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Ducks Galore at Malibu Lagoon, 23 February, 2020

February 27, 2020
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Western Snowy Plovers in flight (L. Loeher 2-14-20 Malibu Lagoon)

Good weather and moderate temperatures made for a fine day, and thirty birders showed up to enjoy it. The 9:34 am high tide was dropping by the time we reached the beach, and no one got their feet wet. Lagoon water level was moderately high but was emptying into the ocean. The lagoon end of the breach is far to the west while the ocean end is far to the east, leaving a long channel lying diagonally across the beach, with water too fast and deep for anyone to want to cross it. Many birds were hiding on the other side of the berm north of this channel, including most of the Western Snowy Plovers and the peeps (small sandpipers like Least and Western Sandpipers and Sanderling). Larry & Grace, our Snowy Plover warden/counters, found 23 birds on Friday, 21 Feb., but we found only four when they intermittently poked their heads above the berm.

Western Snowy Plovers (L. Loeher 2-21-20 Malibu Lagoon)

The bird of the day was the female White-winged Scoter. This species is outnumbered at least 100-to-1, perhaps even 500-to-1, by Surf Scoters along our SoCal shore, and they’re most often sighted among the large rafts of Surf Scoters and Western Grebes wintering off Dockweiler Beach, south of Marina del Rey, about 20 miles southeast of Malibu. They’re very uncommon at Malibu and this is the only the third sighting and fourth bird on our walks since 1979. Even more unusual, this bird was swimming and diving within the lagoon rather than beyond the surf zone. Scoters are sea-ducks, diving birds, and we rarely see them in the lagoon. Unfortunately, the bird stayed well away from us, across the lagoon, and no one got a photograph.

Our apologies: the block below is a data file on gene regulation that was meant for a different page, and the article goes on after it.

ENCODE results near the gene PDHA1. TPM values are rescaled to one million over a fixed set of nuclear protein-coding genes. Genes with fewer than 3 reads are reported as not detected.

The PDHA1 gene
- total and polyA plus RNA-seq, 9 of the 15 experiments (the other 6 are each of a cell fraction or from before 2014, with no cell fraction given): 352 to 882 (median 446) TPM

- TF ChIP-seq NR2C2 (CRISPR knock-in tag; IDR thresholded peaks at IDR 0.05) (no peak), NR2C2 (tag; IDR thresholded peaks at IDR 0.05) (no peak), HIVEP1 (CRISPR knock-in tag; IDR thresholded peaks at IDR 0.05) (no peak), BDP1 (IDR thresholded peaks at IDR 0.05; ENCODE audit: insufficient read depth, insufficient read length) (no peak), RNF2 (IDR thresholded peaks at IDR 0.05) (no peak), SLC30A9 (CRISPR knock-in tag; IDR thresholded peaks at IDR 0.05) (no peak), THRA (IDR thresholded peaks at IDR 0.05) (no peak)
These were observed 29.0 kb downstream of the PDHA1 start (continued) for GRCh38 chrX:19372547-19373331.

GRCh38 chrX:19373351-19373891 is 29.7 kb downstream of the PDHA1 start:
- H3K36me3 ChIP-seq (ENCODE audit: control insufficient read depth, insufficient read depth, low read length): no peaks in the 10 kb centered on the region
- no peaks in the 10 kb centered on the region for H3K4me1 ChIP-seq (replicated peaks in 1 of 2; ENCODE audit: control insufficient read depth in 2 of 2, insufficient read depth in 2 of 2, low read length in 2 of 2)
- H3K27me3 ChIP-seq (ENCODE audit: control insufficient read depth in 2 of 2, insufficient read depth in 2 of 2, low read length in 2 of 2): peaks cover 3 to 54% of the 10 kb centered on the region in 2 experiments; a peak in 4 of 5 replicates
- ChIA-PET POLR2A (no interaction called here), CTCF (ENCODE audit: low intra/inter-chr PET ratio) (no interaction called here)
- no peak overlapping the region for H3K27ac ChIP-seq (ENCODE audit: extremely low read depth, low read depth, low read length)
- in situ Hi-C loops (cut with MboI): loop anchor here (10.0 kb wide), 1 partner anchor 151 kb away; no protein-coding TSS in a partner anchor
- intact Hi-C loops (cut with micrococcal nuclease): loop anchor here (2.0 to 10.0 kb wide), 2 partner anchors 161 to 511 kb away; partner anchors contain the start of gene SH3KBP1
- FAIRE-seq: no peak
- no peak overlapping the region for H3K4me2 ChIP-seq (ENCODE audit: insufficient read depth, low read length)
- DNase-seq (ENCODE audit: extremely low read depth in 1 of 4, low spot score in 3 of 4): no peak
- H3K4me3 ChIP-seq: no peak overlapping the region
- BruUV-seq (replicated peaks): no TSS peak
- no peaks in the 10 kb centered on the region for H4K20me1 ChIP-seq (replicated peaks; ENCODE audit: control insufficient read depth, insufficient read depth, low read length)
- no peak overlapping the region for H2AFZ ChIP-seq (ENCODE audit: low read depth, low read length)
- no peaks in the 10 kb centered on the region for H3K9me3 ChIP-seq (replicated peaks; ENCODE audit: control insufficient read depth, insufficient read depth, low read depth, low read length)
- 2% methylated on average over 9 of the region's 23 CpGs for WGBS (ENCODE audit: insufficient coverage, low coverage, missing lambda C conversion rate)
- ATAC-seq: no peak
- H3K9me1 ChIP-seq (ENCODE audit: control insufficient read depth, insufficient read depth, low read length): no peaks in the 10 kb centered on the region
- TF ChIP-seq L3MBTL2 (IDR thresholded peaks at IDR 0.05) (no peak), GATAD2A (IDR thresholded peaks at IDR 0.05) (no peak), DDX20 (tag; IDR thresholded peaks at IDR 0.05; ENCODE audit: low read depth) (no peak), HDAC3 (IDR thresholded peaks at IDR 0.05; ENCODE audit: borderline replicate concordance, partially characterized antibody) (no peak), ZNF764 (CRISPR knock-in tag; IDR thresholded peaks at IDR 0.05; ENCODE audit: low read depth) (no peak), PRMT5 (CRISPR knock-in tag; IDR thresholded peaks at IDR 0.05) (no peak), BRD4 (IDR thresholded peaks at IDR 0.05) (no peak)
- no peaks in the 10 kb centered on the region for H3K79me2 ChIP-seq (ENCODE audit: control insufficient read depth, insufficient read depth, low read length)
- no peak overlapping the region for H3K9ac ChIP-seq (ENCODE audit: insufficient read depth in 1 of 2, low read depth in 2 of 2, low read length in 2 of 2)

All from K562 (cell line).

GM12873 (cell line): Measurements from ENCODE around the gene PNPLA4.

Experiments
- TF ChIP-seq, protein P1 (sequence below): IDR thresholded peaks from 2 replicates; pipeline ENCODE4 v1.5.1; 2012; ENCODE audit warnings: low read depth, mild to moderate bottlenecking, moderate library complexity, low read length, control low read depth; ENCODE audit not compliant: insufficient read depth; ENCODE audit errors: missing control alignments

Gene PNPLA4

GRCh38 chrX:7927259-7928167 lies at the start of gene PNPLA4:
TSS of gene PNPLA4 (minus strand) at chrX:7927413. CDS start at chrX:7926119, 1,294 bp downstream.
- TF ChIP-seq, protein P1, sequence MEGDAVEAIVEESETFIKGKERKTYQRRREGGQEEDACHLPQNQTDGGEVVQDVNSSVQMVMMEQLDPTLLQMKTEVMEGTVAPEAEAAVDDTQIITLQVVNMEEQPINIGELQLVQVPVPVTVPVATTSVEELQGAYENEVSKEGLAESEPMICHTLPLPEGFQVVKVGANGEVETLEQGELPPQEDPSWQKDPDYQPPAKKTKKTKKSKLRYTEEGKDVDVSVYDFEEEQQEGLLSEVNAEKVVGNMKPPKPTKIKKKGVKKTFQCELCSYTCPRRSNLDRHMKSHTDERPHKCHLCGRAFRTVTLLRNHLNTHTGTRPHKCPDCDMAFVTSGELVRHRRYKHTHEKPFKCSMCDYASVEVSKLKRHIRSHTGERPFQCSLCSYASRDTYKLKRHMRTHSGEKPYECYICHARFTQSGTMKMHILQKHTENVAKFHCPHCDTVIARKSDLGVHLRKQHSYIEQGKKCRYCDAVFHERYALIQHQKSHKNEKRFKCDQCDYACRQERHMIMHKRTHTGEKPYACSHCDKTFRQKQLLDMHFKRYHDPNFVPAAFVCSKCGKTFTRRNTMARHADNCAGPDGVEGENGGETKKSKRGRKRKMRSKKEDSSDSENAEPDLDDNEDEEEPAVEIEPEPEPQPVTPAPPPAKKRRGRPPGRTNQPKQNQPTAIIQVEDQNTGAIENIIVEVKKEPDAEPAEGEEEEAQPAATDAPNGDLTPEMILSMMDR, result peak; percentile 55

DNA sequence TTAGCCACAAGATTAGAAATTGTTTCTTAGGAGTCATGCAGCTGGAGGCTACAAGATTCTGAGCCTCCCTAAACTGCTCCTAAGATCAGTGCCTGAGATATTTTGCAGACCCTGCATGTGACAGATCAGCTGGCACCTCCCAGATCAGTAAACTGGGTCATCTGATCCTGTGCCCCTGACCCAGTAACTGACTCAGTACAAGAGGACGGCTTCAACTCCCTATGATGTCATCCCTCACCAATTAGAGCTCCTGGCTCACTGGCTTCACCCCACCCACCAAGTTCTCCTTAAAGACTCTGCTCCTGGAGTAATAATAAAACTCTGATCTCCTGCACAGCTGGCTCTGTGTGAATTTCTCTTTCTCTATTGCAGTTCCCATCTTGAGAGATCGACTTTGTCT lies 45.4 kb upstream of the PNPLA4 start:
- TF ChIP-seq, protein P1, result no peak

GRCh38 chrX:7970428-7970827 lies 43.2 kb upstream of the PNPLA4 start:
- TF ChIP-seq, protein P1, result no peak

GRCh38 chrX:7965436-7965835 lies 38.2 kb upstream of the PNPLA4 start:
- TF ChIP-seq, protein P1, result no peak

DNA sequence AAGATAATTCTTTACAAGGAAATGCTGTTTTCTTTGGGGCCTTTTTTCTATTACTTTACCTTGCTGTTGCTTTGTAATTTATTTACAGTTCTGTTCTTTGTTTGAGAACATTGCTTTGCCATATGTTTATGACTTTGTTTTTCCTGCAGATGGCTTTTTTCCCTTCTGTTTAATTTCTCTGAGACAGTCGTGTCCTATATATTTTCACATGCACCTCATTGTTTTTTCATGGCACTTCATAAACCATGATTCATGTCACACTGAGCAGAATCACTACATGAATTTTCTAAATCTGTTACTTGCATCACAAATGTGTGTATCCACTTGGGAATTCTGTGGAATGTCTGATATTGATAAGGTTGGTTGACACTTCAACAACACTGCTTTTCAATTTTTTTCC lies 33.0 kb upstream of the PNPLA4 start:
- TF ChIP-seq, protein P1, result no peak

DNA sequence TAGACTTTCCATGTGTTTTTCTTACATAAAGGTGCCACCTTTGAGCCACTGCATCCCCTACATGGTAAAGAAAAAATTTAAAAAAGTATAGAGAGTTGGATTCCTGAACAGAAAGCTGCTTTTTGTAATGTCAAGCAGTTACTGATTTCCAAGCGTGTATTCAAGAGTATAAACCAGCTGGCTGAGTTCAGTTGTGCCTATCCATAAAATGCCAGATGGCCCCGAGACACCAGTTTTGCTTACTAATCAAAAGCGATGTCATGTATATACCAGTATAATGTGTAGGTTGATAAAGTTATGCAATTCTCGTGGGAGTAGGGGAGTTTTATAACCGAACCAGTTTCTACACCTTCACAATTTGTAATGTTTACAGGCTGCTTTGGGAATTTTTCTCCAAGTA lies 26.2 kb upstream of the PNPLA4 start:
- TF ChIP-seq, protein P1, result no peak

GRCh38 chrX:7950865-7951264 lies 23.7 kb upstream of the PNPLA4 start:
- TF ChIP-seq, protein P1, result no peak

Cinnamon Teal have a baby-blue forewing, mostly hidden in the folded wing.
(L. Loeher 2-21-20 Malibu Lagoon)

Other than the scoter, none of today’s twelve species of duck are uncommon at the lagoon. Cinnamon Teal appear less often and usually in smaller numbers than they did thirty years ago, so it’s always nice to see these beautiful birds.

The male of this Green-winged Teal pair has an iridescent green eye patch
(G. Murayama 2-21-20 Malibu Lagoon)

Grebes numbers have been low this winter, and February continues this trend. A mere six Western Grebes – not seen since November – were offshore, just beyond the rocks, and a single Pied-billed Grebe dove in the lagoon below the PCH bridge.

The Pied-billed Grebe has a whitish bill with a dark band around it
(L. Loeher 2-21-20 Malibu Lagoon)

Red-breasted Mergansers are with us every winter. Most of them are females and female-appearing young males. The males will soon start to develop their alternate (breeding) plumage. These diving ducks can be anywhere in the lagoon, channel, breach channel, surf zone and outside the surf zone.

The serrated bill-edge of the Red-breasted Merganser grips its slippery fishy prey
(G. Murayama 2-21-20 Malibu Lagoon)